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As environmental, social, and governance (ESG) policies and regulations become more important for companies, the communications industry has an opportunity to be a sustainability leader. Digital technologies, like 5G and Internet of Things (IoT), which are directly tied to the communications industry, can reduce global emissions by up to 15%.
By taking sustainability initiatives seriously, you can help both the environment and your bottom line. We found that 78% of customers say a company’s environmental practices influence decisions about whether to buy from them. Furthermore, 66% of customers have stopped buying from a company whose values didn’t align with theirs.
Sustainability initiatives are important to investors, too. ESG policies and regulations are now key factors in assessing a company’s value and future success. When choosing which companies to back, investors want to know if a company is serious about ESG efforts, including emissions reduction and climate action.
Learn how telecommunications companies are making a positive impact through technology like AI and machine learning.
A successful ESG strategy includes many environmental, social, and governance initiatives across an organization. Reducing emissions should be one important part of every comprehensive ESG strategy, and the communications industry can play a leading role in global decarbonization.
The ICT industry, of which communications is a part, accounts for 3 to 4% of global CO2 emissions, about twice that of private and commercial flights in the world, annually. The vast majority of communications service providers (CSPs) recognize the large role the industry plays and are on board and ready to take accountability.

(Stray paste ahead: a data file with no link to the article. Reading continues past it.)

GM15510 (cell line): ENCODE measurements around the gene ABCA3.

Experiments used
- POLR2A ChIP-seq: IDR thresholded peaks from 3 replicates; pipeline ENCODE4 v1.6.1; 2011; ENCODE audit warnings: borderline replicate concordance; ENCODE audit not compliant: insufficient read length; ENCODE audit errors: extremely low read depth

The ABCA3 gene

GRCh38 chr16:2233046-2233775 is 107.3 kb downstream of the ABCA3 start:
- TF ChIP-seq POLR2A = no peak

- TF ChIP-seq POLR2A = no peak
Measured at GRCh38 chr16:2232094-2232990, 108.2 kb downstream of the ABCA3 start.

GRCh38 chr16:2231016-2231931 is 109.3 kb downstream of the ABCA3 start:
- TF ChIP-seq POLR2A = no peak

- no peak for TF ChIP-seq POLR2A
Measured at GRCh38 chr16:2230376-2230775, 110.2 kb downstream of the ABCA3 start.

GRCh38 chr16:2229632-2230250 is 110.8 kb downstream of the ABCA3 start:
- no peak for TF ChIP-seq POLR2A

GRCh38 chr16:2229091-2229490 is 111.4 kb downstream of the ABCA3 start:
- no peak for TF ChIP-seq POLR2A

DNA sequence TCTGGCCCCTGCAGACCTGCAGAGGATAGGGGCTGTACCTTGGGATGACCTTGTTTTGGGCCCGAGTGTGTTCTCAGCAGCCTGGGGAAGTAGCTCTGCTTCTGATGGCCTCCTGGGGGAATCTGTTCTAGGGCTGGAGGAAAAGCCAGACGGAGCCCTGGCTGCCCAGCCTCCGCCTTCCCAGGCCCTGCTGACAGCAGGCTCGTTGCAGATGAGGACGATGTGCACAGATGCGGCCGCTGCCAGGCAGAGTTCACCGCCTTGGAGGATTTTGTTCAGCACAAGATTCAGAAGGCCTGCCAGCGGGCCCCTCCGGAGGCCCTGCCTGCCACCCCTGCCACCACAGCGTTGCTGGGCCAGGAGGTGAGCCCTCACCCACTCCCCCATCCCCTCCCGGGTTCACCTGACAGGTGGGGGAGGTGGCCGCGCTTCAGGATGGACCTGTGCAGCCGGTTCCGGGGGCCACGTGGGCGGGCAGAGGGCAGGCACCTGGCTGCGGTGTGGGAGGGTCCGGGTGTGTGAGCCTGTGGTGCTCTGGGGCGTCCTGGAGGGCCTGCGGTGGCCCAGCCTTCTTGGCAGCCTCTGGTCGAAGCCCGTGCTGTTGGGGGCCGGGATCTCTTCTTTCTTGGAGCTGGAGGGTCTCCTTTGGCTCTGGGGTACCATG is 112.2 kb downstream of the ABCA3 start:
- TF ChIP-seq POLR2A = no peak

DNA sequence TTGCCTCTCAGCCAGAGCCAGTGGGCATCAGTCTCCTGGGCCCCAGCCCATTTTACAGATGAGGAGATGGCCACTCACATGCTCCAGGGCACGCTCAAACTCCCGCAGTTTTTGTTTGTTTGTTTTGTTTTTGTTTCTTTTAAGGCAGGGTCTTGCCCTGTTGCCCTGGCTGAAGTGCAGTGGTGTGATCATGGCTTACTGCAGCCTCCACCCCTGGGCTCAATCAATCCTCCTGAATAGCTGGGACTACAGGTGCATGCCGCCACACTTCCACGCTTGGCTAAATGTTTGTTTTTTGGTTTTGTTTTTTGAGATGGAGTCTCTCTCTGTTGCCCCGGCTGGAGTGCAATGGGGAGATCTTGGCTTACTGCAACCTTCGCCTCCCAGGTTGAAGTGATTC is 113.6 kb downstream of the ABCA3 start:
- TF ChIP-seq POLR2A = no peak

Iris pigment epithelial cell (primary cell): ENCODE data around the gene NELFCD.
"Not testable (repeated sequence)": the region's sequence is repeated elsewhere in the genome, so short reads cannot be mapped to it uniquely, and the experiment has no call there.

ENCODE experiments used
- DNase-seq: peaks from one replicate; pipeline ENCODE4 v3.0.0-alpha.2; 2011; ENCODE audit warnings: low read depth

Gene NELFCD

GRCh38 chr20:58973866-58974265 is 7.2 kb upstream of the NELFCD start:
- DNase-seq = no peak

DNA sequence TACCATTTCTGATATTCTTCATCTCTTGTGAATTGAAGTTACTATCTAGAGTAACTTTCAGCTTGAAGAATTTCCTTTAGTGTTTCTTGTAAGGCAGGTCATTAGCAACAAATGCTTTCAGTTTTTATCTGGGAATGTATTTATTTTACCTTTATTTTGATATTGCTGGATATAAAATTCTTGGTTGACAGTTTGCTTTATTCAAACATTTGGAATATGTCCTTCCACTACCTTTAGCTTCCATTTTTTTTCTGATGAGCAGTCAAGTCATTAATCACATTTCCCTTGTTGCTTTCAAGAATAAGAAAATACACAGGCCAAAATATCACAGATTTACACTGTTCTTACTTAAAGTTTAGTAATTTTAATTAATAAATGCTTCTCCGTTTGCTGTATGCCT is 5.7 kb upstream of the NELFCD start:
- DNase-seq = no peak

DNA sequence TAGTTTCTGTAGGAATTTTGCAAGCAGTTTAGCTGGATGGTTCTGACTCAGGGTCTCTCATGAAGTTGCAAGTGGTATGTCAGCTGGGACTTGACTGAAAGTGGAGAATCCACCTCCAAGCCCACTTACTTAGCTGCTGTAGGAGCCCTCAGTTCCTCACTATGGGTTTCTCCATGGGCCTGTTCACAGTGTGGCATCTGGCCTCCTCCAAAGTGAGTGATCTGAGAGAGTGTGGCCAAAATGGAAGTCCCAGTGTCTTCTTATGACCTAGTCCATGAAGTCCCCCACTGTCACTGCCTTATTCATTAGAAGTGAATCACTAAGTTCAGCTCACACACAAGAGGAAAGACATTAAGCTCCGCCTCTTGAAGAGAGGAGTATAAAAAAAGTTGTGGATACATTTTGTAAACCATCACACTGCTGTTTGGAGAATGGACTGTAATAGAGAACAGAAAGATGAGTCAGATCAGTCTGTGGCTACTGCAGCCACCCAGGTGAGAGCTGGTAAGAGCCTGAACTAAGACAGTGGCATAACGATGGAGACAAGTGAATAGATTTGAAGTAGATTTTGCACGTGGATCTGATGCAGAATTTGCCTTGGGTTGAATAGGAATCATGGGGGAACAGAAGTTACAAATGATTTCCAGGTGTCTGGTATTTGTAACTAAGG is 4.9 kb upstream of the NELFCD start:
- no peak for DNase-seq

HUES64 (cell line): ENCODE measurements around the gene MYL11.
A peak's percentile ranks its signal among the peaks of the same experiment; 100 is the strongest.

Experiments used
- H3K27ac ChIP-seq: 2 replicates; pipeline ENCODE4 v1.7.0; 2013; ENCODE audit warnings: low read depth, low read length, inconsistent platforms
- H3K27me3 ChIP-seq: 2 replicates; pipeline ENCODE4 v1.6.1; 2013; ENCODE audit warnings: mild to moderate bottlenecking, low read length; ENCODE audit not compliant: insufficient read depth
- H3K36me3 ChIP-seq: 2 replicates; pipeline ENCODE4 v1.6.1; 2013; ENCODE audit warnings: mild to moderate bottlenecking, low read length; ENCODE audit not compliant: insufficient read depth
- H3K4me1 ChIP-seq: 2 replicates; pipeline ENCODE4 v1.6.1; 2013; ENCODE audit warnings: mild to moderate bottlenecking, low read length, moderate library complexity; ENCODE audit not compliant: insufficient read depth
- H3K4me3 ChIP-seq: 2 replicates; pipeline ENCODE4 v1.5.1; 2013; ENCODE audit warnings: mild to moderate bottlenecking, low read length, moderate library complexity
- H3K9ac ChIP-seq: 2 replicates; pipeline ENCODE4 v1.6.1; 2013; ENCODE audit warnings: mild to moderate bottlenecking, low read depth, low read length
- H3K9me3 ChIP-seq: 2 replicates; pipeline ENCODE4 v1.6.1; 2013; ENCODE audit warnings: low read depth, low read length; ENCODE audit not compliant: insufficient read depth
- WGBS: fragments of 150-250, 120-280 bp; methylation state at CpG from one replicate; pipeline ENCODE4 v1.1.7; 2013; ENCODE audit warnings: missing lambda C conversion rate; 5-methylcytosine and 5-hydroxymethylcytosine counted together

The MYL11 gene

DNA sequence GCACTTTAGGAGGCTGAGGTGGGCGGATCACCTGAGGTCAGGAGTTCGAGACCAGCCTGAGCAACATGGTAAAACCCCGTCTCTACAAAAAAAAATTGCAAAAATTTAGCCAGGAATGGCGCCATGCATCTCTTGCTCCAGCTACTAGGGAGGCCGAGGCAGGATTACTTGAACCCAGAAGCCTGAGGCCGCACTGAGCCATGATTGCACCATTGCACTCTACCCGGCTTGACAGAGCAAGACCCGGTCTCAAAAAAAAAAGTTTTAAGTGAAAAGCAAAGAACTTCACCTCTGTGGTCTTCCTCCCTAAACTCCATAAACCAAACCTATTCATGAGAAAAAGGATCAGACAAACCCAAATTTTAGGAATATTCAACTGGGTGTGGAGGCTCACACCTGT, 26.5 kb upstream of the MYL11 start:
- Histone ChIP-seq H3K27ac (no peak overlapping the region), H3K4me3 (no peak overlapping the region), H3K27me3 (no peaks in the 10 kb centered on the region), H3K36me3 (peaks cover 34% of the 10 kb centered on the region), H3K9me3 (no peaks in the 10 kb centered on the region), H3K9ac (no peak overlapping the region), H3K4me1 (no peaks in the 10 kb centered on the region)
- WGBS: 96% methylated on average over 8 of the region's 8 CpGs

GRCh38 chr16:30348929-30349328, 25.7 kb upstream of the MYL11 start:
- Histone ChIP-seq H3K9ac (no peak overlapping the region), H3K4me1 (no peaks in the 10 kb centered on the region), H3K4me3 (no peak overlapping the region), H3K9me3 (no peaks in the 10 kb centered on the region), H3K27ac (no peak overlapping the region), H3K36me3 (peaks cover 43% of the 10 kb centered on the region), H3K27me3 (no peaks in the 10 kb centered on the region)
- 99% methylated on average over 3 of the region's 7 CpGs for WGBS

Even without formal regulation (though that may be coming down the line), telecommunications companies have set robust emissions reduction and net zero goals, with 60 operators already disclosing their climate impact voluntarily.
While achieving net zero emissions may be a challenge, it’s also an opportunity.
Many companies are still using manual systems to measure their sustainability efforts. Finding more efficient ways to track, report, and reduce carbon emissions is critical. As more regulations focused on climate disclosure appear, companies need to find a way to automate these processes.
If you’re using disjointed spreadsheets and siloed systems to do this instead of a comprehensive automated system, reporting on ESG initiatives is not only more difficult, it’s less accurate. This makes showcasing your impact to investors, stakeholders, employees, and customers a bigger challenge.